This section is from the book "The Gardener V1", by William Thomson. Also available from Amazon: The New Organic Grower: A Master's Manual of Tools and Techniques for the Home and Market Gardener.
It is seldom that any pruning or planting of fruit-trees is left till April, but in some quarters such may be the case this season. Late planting will require more than ordinary care, and if the weather is dry, a good watering may be necessary: mulch carefully, and see that the soil is not left loose about the roots. Stakes must be provided for trees which are liable to be blown about by winds; and when ties are used, let the bark remain intact and free from bruises: old cloth or leather should be placed between the bark and the tying material. Apples and Pears may yet be pruned; they do not suffer so readily as some other fruits. In grafting one variety of fruit-tree on another of same species, care should always be taken to let at least one side of the bark of stock and scion fit closely: a careful tying to keep the graft in its position is of much importance. We have grafted successfully till end of April, and this season, growth being late, will aid the success of this operation. The sooner (if not already done) all trees are tied in their positions the better: tie so that plenty of room is left for the wood to expand and be safe from cutting by the ties. Blossoms, though late, should be retarded as much as possible.
Full power of sun should be warded off: it is the extremes which do the harm. Apricots may have set their fruit thickly, but thinning should be done cautiously and not in a hurry. Much severe weather may yet be experienced. Disbudding of Peaches, Plums, and Apricots may be put in practice; but sudden exposure is dangerous. The foliage is a natural covering to the fruit, and should be removed with much caution. All outgrowing shoots should be removed first: in a week or ten days the trees may be gone over again. Misplaced shoots should be removed, and where there are vacancies, wood should be left to fill them up. Rank-growing shoots should be either removed to give place to moderate ones, or be stopped to equalise the flow of sap. Let all spurs forming naturally remain, if there is room for them to develop themselves without crowding. When these are neatly managed and fitting closely to the wall between the main branches, the trees have a nice appearance, and give a minimum of labour compared with the old uncertain system of nailing and unnailing. Figs should now be uncovered and trained in their places: crowding of these is the great evil generally met with; indeed, skilfully managed Figs are the exception and not the rule.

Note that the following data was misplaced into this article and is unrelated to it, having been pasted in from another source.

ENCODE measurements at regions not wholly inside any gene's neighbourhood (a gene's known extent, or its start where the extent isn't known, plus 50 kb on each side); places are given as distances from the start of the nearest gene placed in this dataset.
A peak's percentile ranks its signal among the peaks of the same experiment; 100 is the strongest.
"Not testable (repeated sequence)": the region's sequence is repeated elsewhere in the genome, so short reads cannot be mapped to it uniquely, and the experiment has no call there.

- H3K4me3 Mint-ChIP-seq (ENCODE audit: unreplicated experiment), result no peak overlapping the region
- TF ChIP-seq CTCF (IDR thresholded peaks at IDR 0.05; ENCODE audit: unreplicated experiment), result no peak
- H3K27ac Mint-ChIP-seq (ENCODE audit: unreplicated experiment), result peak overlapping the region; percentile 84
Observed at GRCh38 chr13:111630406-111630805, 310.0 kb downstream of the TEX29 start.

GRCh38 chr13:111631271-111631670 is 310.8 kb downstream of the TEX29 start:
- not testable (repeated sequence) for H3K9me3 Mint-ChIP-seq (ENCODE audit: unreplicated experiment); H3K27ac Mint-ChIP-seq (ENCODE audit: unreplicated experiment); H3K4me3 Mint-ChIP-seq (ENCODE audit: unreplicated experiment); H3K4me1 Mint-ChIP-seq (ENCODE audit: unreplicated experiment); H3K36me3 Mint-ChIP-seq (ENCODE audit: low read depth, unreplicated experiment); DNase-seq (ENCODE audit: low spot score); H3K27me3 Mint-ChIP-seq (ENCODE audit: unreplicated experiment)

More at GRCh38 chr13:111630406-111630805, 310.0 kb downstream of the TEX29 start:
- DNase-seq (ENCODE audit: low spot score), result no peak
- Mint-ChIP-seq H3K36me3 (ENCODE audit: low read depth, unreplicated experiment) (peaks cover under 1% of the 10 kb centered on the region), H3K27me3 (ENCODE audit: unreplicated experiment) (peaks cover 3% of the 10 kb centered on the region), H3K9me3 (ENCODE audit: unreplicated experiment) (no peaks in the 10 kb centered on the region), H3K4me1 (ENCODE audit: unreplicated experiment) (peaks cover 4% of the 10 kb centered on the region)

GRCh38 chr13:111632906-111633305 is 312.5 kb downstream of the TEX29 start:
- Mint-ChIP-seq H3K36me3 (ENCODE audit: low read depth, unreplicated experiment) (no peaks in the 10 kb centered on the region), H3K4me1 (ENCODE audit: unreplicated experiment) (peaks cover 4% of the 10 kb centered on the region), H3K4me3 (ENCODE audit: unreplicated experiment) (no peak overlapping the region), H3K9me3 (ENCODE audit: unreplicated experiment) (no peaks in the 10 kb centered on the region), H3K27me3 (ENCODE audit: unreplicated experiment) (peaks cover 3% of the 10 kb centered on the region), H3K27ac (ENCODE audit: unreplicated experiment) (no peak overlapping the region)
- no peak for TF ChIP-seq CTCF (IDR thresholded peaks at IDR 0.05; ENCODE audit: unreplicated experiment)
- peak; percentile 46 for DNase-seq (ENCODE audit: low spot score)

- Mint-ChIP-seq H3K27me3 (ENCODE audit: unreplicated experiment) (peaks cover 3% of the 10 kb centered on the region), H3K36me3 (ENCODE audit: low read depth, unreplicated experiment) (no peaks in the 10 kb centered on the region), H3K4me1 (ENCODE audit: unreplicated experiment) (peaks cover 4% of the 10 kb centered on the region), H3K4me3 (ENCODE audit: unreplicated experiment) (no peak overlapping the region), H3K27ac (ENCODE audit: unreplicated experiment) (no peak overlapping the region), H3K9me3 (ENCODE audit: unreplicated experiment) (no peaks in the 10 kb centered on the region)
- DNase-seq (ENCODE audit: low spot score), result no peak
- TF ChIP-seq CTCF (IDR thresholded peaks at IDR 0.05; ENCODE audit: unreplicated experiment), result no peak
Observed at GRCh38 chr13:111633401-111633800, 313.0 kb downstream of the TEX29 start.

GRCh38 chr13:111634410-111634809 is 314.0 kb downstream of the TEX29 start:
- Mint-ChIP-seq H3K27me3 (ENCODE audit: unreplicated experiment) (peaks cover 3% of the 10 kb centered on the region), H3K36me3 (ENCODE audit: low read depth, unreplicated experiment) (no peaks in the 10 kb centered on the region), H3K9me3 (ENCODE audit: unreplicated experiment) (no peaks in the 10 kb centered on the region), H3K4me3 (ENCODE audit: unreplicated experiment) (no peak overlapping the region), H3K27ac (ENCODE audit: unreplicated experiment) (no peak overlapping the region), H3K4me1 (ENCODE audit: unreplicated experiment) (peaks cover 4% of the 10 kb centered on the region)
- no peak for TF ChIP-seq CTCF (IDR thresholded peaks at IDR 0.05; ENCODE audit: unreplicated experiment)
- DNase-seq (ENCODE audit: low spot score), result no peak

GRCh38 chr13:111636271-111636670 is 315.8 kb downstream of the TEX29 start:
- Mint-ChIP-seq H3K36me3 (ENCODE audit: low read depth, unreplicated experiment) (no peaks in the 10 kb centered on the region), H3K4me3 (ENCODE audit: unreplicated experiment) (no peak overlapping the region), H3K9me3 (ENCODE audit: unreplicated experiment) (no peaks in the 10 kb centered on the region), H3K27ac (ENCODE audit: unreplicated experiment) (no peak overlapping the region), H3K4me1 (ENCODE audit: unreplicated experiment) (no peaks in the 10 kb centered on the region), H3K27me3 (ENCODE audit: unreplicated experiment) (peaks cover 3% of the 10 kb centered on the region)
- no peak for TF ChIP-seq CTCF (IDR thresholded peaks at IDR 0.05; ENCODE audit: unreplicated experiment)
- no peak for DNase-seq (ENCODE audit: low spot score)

The branches on the walls should be clear of each other, as Pears are treated, so that sun and air may act on the wood to ripen it; and when there is plenty of fruit, light and air are very essential to get flavour. Strawberries may be planted on deeply trenched and well-manured land: plenty of room may be allowed them, especially the large-foliaged kinds, such as Keen's Seedling. When Strawberries are forced, they may be taken care of for planting: when well-hardened and planted in rich soil, they make fine fruiting plants by next season. Currants and Gooseberries being planted (an operation we are likely to perform too late, the space not being ready) should be well cut back, made firm, and well mulched.
In the Orchard-house watering must have careful attention: tepid water (at least that which is as warm as the soil in the structure, should be used. Look after insects: dust with tobacco - powder if aphis should attack the trees while in flower, fumigate when the fruit is set, air carefully in cold biting weather, and avoid extremes as much as possible. Be careful not to use the syringe in unheated structures late in the day when weather is cold. M. T.